Senators including John McCain and John Kerry are calling for a no-fly zone over Libya (an idea I endorsed two weeks ago), but the Obama administration has sent mixed signals, and Defense Secretary Gates is particularly cool to the idea. Conrad Black takes on the latter:
Defense Secretary Robert Gates told a congressional committee, “Let’s call a spade a spade: A no-fly zone means attacking Libya” (referring to the need to eliminate anti-aircraft batteries). So what? The United States cheerfully fires drone missiles into the territory of its glorious Pakistani ally (which supports elements of the Taliban we are fighting in Afghanistan) every day. Barack Obama, while his defense chief quails at taking out the anti-aircraft defenses of the murderous lunatic Gaddafi, unctuously repeats that the Libyan leader “has lost the legitimacy to lead and he must leave.” But such people don’t just leave, and certainly not because such ungalvanizing figures as Mr. Obama tell him to leave.
I cannot accept that the West has reached the point of enfeeblement that we sit like worried, helpless sheep while Iran arms itself with nuclear weapons, and are afraid to assist a clear majority in Libya get rid of a murderous fruitcake of a despot… If NATO (the U.S. Sixth Fleet in practice) can’t take out Libyan air defenses at no or minimal cost, we should all start studying Arabic and spending an hour a day with our foreheads pressed to the floor.
Libyan rebels themselves, including the Vice President of the provisional government that has arisen in the eastern half of the country, are calling for a no-fly zone, as Gaddafi’s air force — and, not incidentally, the ability to fly in mercenaries from sub-Saharan Africa — is clearly key to his ability to maintain what for the moment looks like a stalemate. For those who doubt the US has an interest in a quick end to the Libyan civil war, Lee Smith makes a sobering point:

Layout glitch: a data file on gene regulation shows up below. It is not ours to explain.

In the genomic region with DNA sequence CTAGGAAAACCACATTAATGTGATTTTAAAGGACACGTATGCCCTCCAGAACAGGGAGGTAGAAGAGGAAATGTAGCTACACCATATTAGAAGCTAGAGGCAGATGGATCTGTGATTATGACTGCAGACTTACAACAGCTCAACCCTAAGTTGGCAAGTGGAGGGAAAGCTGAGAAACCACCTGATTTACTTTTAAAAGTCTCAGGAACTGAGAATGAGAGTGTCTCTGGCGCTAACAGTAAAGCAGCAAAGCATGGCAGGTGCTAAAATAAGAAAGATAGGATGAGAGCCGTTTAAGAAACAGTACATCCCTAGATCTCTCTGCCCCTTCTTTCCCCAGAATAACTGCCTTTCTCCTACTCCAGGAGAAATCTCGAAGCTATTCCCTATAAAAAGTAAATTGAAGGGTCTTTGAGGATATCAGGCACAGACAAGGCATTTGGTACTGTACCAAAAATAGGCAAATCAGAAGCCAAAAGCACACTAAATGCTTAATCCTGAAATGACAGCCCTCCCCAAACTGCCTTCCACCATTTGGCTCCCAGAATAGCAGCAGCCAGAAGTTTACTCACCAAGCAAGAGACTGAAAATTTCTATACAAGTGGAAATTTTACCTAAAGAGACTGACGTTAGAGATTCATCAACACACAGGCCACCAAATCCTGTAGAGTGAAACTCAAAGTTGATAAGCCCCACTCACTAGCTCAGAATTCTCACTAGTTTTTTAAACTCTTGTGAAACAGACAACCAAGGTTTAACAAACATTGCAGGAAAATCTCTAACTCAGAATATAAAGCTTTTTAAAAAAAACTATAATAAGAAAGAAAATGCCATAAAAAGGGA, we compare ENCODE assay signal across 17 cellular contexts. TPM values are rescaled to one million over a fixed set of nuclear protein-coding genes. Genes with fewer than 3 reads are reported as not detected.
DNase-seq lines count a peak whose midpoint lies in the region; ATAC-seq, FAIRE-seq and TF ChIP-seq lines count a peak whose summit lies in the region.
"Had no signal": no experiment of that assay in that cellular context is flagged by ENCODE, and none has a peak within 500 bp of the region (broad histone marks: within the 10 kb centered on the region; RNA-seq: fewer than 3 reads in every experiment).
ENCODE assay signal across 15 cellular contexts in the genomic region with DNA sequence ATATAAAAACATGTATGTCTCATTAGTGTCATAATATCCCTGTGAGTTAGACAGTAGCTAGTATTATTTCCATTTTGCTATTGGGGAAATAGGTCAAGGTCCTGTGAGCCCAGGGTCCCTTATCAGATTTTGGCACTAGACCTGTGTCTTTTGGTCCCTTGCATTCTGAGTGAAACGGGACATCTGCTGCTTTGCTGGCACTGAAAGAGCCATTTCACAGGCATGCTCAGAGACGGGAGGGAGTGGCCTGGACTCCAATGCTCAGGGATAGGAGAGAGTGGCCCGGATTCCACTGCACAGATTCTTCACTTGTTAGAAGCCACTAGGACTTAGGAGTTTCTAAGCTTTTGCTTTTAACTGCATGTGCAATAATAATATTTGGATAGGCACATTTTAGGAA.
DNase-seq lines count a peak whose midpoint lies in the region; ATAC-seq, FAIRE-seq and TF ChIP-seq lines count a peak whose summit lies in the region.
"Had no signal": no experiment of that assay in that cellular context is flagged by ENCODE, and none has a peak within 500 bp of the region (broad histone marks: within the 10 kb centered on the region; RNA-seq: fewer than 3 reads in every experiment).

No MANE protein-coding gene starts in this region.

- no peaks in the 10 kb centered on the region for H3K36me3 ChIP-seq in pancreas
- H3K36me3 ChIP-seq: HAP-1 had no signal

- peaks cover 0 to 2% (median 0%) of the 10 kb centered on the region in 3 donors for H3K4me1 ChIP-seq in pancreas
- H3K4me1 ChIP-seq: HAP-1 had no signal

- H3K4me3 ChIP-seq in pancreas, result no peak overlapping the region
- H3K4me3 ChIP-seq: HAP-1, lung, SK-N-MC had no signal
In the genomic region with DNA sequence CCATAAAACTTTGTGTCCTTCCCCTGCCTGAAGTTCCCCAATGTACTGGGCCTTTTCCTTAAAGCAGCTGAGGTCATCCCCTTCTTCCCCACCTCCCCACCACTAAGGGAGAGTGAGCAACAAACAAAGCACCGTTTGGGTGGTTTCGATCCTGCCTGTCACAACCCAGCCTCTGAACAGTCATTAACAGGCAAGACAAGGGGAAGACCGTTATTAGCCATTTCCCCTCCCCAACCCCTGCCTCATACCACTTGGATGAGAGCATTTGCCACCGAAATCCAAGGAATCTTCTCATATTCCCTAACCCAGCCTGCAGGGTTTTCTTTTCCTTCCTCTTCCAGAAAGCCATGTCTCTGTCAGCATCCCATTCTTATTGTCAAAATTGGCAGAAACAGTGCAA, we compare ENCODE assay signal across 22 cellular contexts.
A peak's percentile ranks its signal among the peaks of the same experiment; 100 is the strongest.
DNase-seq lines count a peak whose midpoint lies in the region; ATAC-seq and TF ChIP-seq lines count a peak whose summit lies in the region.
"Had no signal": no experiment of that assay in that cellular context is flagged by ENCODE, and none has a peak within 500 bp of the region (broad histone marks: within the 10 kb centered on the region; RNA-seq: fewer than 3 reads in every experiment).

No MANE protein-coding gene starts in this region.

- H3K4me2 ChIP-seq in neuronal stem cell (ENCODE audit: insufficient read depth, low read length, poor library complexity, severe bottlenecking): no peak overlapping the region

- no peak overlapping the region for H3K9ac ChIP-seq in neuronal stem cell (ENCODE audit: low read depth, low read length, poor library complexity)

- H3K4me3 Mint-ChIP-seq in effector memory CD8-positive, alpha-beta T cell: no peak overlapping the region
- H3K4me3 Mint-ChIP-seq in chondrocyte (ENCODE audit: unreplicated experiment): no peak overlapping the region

[W]e know what a civil war in the Middle East looks like. We know how these conflicts drag in their neighbors and destabilize bordering states. We know the humanitarian cost and the cost to American interests. We know what happens in the aftermath. American soldiers are in Afghanistan to prevent that country from becoming a failed state and terrorist haven. A civil war in Libya promises to create a dynamic potentially many times worse. Are we really going to forgo the opportunity to influence the outcome in America’s favor?
It seems we might do just that, especially given the Obama administration’s fetish for approval from the United Nations, which in practice promotes paralysis. The word from Turtle Bay is that UN diplomats would be open to a no-fly zone if attacks on civilians from the air (which have of course already happened) become so widespread that it constitutes a major humanitarian crisis. In other words, the strategy is to do something to prevent Gaddafi from commiting widespread crimes against humanity — but only once it’s too late.